The designer bag that's a better investment than gold
The Birkin bag has become the ultimate global status symbol when it comes to handbags. The bag first hit shelves in 1984 following an unexpected run-in between an actress and the CEO of a luxury goods manufacturer.
Fashion lore has it that Jane Birkin, a British actress and singer, was upgraded on a flight to London back in 1981 and found herself sitting next to Jean-Louis Dumas, the Hermès CEO. When everything fell out of the bag she had with her, he politely noted that she needed a bag with pockets. In a past interview, Jane recalls how she and Jean-Louis used an airplane sick bag to draft the ideal bag (for the use of her name, Jane receives a form of royalty to donate to a charity of her choice).
The Hermès’ Birkin bag began to really take off in the 90s. It’s handcrafted and has a starting price of between $8,500 (Sh868,000) and $12,000 (Sh1.2 million). And there’s a six-year waiting list.
There are thought to be only about 200,000 Birkins in circulation, so the best way to get one is on the second-hand market through auctions or at high-end pawn shops.
The most expensive Birkin to be sold at an auction was a white Himalaya Birkin bag made from crocodile skin and more than 240 diamonds. Auction house Christie’s sold the bag in 2017 for $379,261 (Sh38.7 million). Allow that to sink in for a minute – a handbag worth the value of an entire undergraduate education at a private Kenyan university for at least 30 students. The Himalaya Birkins are the world’s most expensive, rarest and most desirable handbags.
Before the white Himalaya sale, back in 2015, a single pink crocodile-skin version of the Birkin fetched $223,000 (Sh22.8 million). And even further back in 2011, a red Porosus crocodile Birkin adorned with 18-carat white gold and diamonds went under the hammer and sold for $203,150 (Sh21 million).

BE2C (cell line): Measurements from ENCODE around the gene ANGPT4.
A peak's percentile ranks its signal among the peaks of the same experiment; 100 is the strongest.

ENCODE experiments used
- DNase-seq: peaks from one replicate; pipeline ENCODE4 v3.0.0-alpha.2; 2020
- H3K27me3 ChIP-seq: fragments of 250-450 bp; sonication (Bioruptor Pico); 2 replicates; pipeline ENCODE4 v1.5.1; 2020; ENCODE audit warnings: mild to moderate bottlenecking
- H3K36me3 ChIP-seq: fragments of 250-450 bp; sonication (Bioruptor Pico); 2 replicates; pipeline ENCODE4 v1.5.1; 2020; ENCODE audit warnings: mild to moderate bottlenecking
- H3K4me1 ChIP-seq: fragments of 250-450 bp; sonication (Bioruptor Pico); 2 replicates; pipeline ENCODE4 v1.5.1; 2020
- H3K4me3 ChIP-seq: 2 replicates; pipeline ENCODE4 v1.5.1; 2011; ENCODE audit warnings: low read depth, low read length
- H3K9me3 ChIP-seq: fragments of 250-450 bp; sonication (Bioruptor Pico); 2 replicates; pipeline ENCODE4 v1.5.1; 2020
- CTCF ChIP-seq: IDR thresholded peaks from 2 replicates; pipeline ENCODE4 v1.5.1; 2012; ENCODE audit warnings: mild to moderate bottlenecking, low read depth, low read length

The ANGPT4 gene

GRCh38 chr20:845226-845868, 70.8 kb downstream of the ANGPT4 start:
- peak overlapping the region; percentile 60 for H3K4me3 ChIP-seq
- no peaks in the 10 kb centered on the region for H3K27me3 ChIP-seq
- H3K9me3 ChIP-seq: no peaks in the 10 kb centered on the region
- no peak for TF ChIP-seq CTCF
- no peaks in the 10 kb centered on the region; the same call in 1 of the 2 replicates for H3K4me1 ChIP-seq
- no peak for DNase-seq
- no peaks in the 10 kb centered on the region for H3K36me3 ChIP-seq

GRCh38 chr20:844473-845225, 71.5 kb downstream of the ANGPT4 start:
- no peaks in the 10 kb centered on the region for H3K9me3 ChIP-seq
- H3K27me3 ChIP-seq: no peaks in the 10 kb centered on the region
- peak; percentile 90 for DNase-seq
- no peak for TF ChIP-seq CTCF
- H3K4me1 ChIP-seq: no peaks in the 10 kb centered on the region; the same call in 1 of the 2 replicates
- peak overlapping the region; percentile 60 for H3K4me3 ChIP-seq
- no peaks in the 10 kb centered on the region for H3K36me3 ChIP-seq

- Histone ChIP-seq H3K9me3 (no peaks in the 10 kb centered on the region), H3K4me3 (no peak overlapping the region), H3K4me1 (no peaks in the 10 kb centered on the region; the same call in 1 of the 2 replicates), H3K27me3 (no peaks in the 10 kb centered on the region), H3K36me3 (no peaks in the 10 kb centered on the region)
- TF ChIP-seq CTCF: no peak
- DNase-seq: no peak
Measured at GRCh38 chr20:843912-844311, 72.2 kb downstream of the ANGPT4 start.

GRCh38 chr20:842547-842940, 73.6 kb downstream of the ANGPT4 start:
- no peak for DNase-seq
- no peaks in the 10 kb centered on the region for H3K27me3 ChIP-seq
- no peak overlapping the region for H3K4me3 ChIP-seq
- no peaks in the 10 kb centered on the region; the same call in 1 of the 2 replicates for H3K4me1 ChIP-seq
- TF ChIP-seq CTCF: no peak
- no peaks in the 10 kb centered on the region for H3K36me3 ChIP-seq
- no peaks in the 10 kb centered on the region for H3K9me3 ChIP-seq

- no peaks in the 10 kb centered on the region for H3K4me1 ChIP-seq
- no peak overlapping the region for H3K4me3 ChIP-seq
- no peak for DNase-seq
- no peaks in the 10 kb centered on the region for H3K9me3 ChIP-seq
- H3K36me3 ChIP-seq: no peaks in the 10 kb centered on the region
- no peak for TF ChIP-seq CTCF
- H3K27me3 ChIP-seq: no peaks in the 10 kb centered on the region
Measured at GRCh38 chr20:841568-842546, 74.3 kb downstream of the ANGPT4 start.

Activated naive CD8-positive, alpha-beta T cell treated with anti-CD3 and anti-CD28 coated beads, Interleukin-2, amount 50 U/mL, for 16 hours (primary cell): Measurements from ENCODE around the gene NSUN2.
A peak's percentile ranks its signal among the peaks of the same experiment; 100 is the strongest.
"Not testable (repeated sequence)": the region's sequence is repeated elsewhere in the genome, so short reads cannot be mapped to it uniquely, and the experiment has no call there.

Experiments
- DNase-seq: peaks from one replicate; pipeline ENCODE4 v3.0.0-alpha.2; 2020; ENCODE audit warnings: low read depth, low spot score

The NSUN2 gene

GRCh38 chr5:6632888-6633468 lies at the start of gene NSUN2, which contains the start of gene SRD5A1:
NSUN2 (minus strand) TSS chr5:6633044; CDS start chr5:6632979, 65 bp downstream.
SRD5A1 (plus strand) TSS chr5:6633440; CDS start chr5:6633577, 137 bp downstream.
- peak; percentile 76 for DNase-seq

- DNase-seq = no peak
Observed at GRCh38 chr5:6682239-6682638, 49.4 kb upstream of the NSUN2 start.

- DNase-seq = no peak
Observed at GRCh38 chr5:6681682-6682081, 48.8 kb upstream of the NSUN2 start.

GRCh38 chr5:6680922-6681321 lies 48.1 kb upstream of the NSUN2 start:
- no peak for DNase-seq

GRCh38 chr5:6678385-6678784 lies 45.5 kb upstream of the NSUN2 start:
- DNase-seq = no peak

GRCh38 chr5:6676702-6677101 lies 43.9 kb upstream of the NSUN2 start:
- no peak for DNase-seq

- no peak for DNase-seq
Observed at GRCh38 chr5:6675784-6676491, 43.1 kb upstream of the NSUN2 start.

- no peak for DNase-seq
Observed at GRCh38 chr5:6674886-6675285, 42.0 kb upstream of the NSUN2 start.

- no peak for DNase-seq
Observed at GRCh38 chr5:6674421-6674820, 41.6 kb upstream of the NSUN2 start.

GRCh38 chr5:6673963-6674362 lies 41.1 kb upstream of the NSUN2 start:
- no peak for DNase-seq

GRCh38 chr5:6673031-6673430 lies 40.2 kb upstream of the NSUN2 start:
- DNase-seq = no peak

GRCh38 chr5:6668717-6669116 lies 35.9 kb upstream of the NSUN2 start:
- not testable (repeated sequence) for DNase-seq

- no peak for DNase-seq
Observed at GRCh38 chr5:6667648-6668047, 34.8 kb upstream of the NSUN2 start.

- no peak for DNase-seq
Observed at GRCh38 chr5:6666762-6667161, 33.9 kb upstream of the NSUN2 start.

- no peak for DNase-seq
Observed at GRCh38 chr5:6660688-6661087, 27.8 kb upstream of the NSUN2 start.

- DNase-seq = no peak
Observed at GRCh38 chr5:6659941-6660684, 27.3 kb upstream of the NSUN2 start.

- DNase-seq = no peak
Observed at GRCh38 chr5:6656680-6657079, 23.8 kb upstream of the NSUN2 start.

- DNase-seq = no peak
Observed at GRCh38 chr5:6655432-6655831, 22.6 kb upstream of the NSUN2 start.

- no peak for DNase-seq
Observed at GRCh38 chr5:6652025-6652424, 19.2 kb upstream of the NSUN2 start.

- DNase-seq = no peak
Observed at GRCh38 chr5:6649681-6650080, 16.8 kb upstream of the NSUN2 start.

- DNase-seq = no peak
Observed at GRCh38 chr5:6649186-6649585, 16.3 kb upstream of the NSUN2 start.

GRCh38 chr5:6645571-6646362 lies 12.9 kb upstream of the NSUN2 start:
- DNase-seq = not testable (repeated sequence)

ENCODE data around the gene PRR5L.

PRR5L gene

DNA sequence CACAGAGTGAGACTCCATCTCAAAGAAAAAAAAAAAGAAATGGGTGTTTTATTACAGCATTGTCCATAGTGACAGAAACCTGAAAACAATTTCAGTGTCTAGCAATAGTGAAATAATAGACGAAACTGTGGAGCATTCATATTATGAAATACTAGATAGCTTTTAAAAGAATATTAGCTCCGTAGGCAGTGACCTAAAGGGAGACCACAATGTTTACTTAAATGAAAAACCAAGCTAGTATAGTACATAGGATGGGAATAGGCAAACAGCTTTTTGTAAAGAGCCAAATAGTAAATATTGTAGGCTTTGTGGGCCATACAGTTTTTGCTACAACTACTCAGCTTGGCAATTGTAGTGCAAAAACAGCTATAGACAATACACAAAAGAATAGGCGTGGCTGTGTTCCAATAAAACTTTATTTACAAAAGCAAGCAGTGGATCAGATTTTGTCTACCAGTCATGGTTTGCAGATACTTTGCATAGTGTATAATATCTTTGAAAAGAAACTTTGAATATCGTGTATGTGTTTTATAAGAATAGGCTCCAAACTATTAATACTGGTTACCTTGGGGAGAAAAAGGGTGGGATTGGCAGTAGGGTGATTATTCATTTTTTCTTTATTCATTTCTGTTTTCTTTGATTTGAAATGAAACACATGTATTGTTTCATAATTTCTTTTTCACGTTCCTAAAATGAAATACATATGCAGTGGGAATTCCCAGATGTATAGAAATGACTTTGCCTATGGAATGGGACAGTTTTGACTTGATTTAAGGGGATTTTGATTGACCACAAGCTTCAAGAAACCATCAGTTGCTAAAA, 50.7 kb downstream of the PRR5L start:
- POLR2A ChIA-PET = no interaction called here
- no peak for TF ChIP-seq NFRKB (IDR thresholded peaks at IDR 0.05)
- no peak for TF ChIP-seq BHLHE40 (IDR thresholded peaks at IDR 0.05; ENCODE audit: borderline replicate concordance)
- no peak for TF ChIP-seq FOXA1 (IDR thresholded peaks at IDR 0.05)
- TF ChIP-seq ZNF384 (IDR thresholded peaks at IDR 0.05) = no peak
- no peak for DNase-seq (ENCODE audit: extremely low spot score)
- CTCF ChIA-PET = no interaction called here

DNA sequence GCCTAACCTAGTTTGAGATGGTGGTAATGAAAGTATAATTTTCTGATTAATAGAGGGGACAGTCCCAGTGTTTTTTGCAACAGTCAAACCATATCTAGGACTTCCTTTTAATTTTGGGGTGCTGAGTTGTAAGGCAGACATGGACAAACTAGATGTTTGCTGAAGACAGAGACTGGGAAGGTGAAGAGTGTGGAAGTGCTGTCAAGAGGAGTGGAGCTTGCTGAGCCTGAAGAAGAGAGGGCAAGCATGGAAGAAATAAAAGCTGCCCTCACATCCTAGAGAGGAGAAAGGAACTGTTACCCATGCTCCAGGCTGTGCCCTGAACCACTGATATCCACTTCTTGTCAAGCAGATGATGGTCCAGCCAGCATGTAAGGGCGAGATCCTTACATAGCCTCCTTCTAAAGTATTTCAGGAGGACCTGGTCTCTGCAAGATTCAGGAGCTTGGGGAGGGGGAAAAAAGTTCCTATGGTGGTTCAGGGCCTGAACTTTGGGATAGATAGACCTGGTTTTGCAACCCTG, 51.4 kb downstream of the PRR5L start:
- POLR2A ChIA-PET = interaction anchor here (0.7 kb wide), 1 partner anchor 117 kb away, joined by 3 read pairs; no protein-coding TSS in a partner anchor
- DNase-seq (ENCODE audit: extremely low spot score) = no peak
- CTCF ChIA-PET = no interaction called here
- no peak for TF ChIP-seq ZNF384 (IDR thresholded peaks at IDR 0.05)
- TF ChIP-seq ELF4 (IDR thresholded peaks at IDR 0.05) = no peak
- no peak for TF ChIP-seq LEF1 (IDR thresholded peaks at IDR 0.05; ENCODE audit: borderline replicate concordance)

According to a study done by Baghunter, an online marketplace for buying and selling handbags, the Birkin bag has outpaced both the S&P 500 – an American stock market index based on the market capitalisations of 500 listed large companies – and the price of gold over the last 35 years. The average annual return on a Birkin over this period is 14.2 per cent, compared to the S&P average of 8.7 per cent and gold’s -1.5 per cent.
So what makes the Hermès bag so valuable? Well, first, the bags have never dipped in price since they first hit shelves more than three decades ago, and their exclusivity hasn’t hurt. The bags’ scarcity has led to a booming resale market, with Fortune reporting that you can get them repaired for life, which means you can pass them down to your children and turn it into heirlooms.
The biggest buyers of Birkins are in Asia, which accounts for 46 per cent of sales. Coming in second are American consumers at 30 per cent, followed by Europe, the Middle East and Africa, where buyers account for 24 per cent of sales.